Traditional suburethral sling operations for urinary incontinence in women

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Background: Stress urinary incontinence constitutes a significant health and economic burden to society. Traditional suburethral slings are surgical operations used to treat women with symptoms of stress urinary incontinence. Objectives: To assess the effectiveness of traditional suburethral sling procedures for treating stress urinary incontinence in women; and summarise the principal findings of relevant economic evaluations. Search methods: We searched the Cochrane Incontinence Specialised Register, which contains trials identified from the Cochrane Central Register of Controlled Trials (CENTRAL), as well as MEDLINE, MEDLINE In-Process, MEDLINE Epub Ahead of Print, the Cumulative Index to Nursing and Allied Health Literature (CINAHL),, and the World Health Organization International Clinical Trials Registry Platform (WHO ICTRP); we handsearched journals and conference proceedings (searched 27 February 2017) and the reference lists of relevant articles. On 23 January 2019, we updated this search; as a result, several additional reports of studies are awaiting classification. Selection criteria: Randomised or quasi-randomised trials that assessed traditional suburethral slings for treating stress or mixed urinary incontinence. Data collection and analysis: At least two review authors independently extracted data from included trials and assessed risk of bias. When appropriate, a summary statistic was calculated: risk ratio (RR) for dichotomous data, odds ratio (OR) for continence and cure rates that were expected to be high, and mean difference (MD) for continuous data. We adopted the GRADE approach to assess the quality of evidence. Main results: A total of 34 trials involving 3244 women were included. Traditional slings were compared with 10 other treatments and with each other. We did not identify any trials comparing suburethral slings with no treatment or sham treatment, conservative management, anterior repair, or laparoscopic retropubic colposuspension. Most trials did not distinguish between women having surgery for primary or recurrent incontinence. One trial compared traditional slings with bladder neck needle suspension, and another trial compared traditional slings with single-incision slings. Both trials were too small to be informative. Traditional suburethral sling operation versus drugs. One small trial compared traditional suburethral sling operations with oxybutynin to treat women with mixed urinary incontinence. This trial did not report any of our GRADE-specific outcomes. It is uncertain whether surgery compared with oxybutynin leads to more women being dry (83% vs 0%; OR 195.89, 95% confidence interval (CI) 9.91 to 3871.03) or having less urgency urinary incontinence (13% vs 43%; RR 0.29, 95% CI 0.09 to 0.94) because the quality of this evidence is very low. Traditional suburethral sling versus injectables. One small trial compared traditional slings with suburethral injectable treatment. The impact of surgery versus injectables is uncertain in terms of the number of continent women (100% were dry with a traditional sling versus 71% with the injectable after the first year; OR 11.57, 95% CI 0.56 to 239.74), the need for repeat surgery for urinary incontinence (RR 0.52, 95% CI 0.05 to 5.36) or the occurrence of perioperative complications (RR 1.57, 95% CI 0.29 to 8.49), as the quality of evidence is very low. Traditional suburethral sling versus open abdominal retropubic colposuspension. Eight trials compared slings with open abdominal retropubic colposuspension. Moderate-quality evidence shows that the traditional suburethral sling probably leads to more continent women in the medium term (one to five years) (69% vs 59% after colposuspension: OR 1.70, 95% CI 1.22 to 2.37). High-quality evidence shows that women were less likely to need repeat continence surgery after a traditional sling operation than after colposuspension (RR 0.15, 95% CI 0.05 to 0.42). We found no evidence of a difference in perioperative complications between the two groups, but the CI was very wide and the quality of evidence was very low (RR 1.24, 95% CI 0.83 to 1.86). Traditional suburethral sling operation versus mid-urethral slings. Fourteen trials compared traditional sling operations and mid-urethral sling operations. Depending on judgements about what constitutes a clinically important difference between interventions with regard to continence, traditional suburethral slings are probably no better, and may be less effective, than mid-urethral slings in terms of number of women continent in the medium term (one to five years) (67% vs 74%; OR 0.67, 95% CI 0.44 to 1.02; n = 458; moderate-quality evidence). One trial reported more continent women with the traditional sling after 10 years (51% vs 32%: OR 2.22, 95% CI 1.07 to 4.61). Mid-urethral slings may be associated with fewer perioperative complications (RR 1.74, 95% CI 1.16 to 2.60; low-quality evidence). One type of traditional sling operation versus another type of traditional sling operation. Nine trials compared one type of traditional sling operation with another. The different types of traditional slings, along with the number of different materials used, mean that trial results could not be pooled due to clinical heterogeneity. Complications were reported by two trials - one comparing non-absorbable Goretex with a rectus fascia sling, and the second comparing Pelvicol with a rectus fascial sling. The impact was uncertain due to the very low quality of evidence. Authors' conclusions: Low-quality evidence suggests that women may be more likely to be continent in the medium term (one to five years) after a traditional suburethral sling operation than after colposuspension. It is very uncertain whether there is a difference in urinary incontinence after a traditional suburethral sling compared with a mid-urethral sling in the medium term. However, these findings should be interpreted with caution, as long-term follow-up data were not available from most trials. Long-term follow-up of randomised controlled trials (RCTs) comparing traditional slings with colposuspension and mid-urethral slings is essential. Evidence is insufficient to suggest whether traditional suburethral slings may be better or worse than other management techniques. This review is confined to RCTs and therefore may not identify all of the adverse effects that may be associated with these procedures. A brief economic commentary (BEC) identified three eligible economic evaluations, which are not directly comparable due to differences in methods, time horizons, and settings. End users of this review will need to assess the extent to which methods and results of identified economic evaluations may be applicable (or transferable) to their own setting.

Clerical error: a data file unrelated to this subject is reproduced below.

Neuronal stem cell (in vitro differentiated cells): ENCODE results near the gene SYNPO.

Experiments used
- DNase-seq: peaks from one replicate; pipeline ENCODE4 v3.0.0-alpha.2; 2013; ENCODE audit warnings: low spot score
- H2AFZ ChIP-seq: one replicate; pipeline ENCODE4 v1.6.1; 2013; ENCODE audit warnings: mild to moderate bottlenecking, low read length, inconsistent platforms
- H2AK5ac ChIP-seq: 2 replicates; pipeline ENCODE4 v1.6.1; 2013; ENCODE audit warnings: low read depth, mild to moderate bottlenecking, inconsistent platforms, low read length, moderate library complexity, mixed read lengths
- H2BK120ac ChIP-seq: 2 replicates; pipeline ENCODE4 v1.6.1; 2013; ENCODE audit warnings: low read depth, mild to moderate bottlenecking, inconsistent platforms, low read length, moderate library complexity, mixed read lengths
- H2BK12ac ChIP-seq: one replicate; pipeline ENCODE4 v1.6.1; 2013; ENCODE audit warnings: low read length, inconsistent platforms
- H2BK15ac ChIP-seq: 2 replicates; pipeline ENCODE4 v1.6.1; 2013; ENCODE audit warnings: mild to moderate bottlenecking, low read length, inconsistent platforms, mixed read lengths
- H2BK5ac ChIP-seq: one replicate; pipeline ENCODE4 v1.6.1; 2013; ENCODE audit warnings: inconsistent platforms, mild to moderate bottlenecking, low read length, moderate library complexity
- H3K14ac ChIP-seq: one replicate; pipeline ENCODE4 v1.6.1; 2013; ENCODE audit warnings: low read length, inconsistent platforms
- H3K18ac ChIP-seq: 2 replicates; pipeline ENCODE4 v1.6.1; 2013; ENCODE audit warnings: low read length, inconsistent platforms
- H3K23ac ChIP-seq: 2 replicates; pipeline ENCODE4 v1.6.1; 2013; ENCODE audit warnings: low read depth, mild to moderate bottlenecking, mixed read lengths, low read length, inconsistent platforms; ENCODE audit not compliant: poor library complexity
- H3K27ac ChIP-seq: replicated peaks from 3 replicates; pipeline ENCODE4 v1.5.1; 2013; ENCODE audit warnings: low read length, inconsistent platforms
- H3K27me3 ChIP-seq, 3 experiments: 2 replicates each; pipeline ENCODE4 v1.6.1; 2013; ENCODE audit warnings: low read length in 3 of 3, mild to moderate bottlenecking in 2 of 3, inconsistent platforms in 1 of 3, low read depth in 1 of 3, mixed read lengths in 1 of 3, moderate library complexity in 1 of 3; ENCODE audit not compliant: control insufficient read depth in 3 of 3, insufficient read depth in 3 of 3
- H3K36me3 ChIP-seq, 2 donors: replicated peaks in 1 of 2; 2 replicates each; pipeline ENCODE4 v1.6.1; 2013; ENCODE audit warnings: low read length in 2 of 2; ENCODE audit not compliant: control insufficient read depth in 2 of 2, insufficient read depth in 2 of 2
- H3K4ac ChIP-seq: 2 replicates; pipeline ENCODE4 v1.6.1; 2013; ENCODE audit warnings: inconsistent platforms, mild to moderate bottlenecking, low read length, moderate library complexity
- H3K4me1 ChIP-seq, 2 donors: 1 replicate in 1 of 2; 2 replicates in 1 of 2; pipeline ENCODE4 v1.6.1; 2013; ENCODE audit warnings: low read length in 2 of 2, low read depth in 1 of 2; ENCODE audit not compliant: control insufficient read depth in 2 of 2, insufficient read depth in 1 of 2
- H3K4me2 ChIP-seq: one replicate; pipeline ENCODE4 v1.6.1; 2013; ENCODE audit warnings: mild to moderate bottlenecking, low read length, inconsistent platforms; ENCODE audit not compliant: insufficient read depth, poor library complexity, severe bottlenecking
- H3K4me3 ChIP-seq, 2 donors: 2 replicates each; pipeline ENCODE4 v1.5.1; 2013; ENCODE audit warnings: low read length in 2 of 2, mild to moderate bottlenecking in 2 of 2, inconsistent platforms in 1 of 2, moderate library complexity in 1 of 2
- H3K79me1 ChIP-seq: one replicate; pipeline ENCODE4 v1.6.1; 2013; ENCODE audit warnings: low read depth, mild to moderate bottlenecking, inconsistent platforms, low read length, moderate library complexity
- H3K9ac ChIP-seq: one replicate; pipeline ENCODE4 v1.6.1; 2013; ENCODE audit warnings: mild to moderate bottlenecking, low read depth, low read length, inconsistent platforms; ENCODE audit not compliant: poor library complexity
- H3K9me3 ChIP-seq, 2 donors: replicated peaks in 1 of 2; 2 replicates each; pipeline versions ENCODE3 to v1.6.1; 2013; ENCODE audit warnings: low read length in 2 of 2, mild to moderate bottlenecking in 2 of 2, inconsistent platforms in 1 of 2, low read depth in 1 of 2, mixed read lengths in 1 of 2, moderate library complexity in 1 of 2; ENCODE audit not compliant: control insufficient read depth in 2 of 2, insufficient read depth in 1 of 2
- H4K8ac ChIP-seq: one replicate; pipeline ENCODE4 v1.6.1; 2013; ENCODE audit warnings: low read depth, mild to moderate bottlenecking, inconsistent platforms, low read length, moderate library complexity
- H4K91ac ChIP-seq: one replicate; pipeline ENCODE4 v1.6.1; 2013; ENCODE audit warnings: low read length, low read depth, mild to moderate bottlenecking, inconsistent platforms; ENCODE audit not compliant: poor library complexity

Saraswat, L., Rehman, H., Omar, M. I., Cody, J. D., Aluko, P., & Glazener, C. M. A. (2020, January 28). Traditional suburethral sling operations for urinary incontinence in women. Cochrane Database of Systematic Reviews. John Wiley and Sons Ltd.